READ MORE: British holidaymakers are confirmed wounded in Tel Aviv terror attack when driver ploughed into pedestrians after father watched his two British daughters get shot dead in front of him in separate horror 


After the attack, the Israeli Prime Minister wrote a personal tribute on Twitter for the sisters killed in the attack: ‘On behalf of all the citizens of Israel, I send my condolences to the Di Mafart family for the murder of the two wonderful sisters, Rina and Maya.’

He added: ‘In these moments, if the family is fighting for its life, and together with the entire nation of Israel, I pray for its safety, and we all send our condolences and strength to this dear family in this moment of great sorrow.’

In London, the Foreign Office confirmed the deaths of the two sisters and appealed for all sides in the Israel-Palestine dispute to de-escalate a situation which has seen violence flare up in recent days.

Shadow foreign secretary David Lammy said: ‘I am shocked by reports of the killing of two British sisters in an appalling and cowardly attack in the West Bank.

‘My thoughts are with their family and loved ones. More civilian victims of this cycle of violence show the urgent need for diplomatic efforts to de-escalate.’

The attack came amid escalating violence between Palestinians and Israeli factions in response to clashes at the Al-Aqsa mosque in East Jerusalem earlier this week.

The Israeli military initially reported that the Hamra shooting was caused by a collision between Israeli and Palestinian drivers.

Troops then said that they had found bullet holes in the Israeli vehicle and deemed it a deliberate attack.

Kan, an Israeli public broadcaster, said that 22 bullet casings were found. 

In response, Israel Police commissioner Kobi Shabtai called on all Israelis with firearms licences to start carrying their weapons.

Israeli Major General Yehuda Fuchs said they were reinforcing in all sectors and would find those responsible.

Soon after the attack, a car in Tel Aviv mounted the pavement and drove into pedestrians, killing one and injuring several.

Security measures were again ramped up in response. The Times of Israel reported that the IDF was planning to bolster the police forces as police prepared for unrest at Al-Aqsa. 

An unspecified number of air force reservists including fighter pilots and drone operators were also called up yesterday. 

A car in Tel Aviv overturned after driving into pedestrians and losing control on Friday

One was killed and seven were injured in the attack which took place this evening in Israel

Rockets hit Bezet and Shlomi in the north of Israel on Thursday as regional violence worsens

The attacks on Friday followed on from the Israeli bombing of Gaza and Tyre on Thursday night as Israeli Prime Minister Benjamin Netanyahu promised an ‘aggressive response’ to rockets fired from Lebanon into northern Israel that afternoon.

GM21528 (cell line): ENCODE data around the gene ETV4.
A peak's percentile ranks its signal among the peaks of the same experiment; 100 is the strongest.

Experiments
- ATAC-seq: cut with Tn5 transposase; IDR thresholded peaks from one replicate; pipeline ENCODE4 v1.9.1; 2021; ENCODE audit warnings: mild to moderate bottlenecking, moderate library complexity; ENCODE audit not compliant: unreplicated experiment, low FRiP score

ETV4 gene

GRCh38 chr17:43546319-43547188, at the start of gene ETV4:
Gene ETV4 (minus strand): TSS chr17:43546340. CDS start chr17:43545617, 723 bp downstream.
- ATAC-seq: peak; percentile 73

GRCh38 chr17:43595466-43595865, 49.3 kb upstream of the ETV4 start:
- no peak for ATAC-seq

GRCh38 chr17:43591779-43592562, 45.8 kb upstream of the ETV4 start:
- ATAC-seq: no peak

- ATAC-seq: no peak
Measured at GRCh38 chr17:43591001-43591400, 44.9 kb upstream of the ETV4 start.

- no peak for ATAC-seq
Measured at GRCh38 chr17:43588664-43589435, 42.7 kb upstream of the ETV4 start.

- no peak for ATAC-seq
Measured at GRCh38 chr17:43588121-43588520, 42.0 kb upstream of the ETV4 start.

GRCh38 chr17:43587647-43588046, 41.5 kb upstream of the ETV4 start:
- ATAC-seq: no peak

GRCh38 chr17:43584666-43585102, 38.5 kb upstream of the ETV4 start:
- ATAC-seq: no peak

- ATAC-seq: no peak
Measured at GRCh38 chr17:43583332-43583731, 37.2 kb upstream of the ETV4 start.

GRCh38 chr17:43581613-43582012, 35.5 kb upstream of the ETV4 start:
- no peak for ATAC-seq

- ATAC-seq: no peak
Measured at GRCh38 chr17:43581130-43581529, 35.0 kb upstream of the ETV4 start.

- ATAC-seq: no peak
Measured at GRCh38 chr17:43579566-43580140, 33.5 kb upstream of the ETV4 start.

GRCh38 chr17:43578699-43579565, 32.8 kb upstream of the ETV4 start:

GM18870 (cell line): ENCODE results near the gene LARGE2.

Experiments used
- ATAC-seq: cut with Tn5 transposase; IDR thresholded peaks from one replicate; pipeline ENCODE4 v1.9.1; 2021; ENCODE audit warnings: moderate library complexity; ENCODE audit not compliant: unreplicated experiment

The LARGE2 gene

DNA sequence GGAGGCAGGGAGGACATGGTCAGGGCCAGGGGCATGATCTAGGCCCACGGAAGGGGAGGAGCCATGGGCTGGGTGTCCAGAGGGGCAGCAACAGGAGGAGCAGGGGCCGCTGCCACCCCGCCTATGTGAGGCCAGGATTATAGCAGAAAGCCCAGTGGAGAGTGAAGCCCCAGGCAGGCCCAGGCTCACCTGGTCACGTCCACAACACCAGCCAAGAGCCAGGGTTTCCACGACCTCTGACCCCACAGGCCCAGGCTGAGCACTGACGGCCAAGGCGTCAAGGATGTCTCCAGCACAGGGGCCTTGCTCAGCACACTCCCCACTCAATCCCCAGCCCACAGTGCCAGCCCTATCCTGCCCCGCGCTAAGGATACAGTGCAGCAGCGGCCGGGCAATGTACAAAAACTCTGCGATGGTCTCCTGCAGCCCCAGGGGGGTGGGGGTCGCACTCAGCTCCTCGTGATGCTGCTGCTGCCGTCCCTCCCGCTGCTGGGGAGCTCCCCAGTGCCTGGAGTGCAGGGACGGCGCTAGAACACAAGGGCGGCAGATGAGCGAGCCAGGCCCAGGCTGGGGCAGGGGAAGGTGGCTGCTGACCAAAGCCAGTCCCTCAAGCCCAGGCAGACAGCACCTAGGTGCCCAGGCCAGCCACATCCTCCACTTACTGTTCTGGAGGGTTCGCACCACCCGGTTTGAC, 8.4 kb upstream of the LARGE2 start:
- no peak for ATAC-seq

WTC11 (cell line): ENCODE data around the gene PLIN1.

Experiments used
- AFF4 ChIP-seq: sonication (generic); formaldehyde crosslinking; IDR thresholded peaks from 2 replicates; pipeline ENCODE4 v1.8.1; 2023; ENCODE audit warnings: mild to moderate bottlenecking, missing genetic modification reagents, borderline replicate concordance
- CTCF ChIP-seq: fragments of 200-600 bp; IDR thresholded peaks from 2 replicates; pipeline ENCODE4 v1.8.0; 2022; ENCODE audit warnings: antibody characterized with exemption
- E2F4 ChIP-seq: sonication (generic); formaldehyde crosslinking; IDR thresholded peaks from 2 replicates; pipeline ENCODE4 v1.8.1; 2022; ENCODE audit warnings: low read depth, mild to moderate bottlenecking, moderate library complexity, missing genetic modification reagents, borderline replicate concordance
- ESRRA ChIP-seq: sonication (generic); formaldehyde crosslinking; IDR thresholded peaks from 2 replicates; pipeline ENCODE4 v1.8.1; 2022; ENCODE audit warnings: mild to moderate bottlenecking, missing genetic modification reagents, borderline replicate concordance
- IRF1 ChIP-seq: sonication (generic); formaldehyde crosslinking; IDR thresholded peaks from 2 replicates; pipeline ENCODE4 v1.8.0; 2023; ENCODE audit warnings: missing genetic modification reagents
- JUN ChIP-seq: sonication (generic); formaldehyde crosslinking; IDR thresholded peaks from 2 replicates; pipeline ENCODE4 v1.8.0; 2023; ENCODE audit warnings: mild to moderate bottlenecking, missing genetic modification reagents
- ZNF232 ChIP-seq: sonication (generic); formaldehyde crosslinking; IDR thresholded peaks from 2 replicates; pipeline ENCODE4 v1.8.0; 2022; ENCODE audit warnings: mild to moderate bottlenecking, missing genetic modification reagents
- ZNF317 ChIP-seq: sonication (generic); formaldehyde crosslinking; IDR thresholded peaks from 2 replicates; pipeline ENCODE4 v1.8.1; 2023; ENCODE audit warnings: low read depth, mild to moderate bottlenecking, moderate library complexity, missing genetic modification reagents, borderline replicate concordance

No group immediately claimed responsibility for the rocket attack, but an IDF spokesperson blamed Hamas, the de facto governing authority of the Gaza Strip.

The barrage, in turn, followed Israeli police storming the holy Al-Aqsa mosque compound with tear gas and stun grenades on Wednesday morning.

Violent scenes showed police using weapons to beat worshippers barricaded in the mosque, who retaliated by shooting fireworks and throwing stones.

The Israeli bombing of Gaza reportedly damaged a children’s hospital, further fomenting tensions ahead of the two outbursts on Friday.

Al-Araby al-Jadeed reported yesterday that in response to the attacks Israeli forces had ‘closed all entrances to Jericho with military checkpoints, and are searching all vehicles’ to find those responsible for the shooting in Hamra.

The outlet, founded by a former Israeli MP, cited local sources claiming that settlers under protection of the Israeli army were pursuing revenge attacks, ‘burning houses and farm machinery’ in Faroush and ‘beginning to mount further attacks on local residents’.

Hamas did not claim responsibility for the attack but said it was a ‘natural response to [Israel’s] ongoing crimes against the Al-Aqsa mosque and its barbaric aggression against Lebanon and the steadfast Gaza.’

Fire and smoke rise following an Israeli airstrike in central Gaza Strip, Friday, April 7, 2023

The Israeli military struck targets in the Gaza Strip, pushing the region toward a wider conflagration after a day of rocket fire along the country’s northern and southern borders

Palestinian mourners carry the body of 20-year-old Ayed Azzam, who was reportedly shot dead by Israeli forces on Saturday  

The IDF have stressed Israeli warplanes targeted infrastructure belonging to Palestinian armed groups, as opposed to civilian infrastructure.

Hamas targets in the city of Tyre in the south of Lebanon were also hit in the assault.

There were no reports of serious casualties, but residents in Qalili, Lebanon, were injured in the bombardment.

The Palestinian health ministry said ‘partial damage’ was done to the Al-Dorra children’s hospital in Gaza City during the strikes.

Hecht said the IDF was aware of the allegation and was looking into it as the local UN forces urged restraint.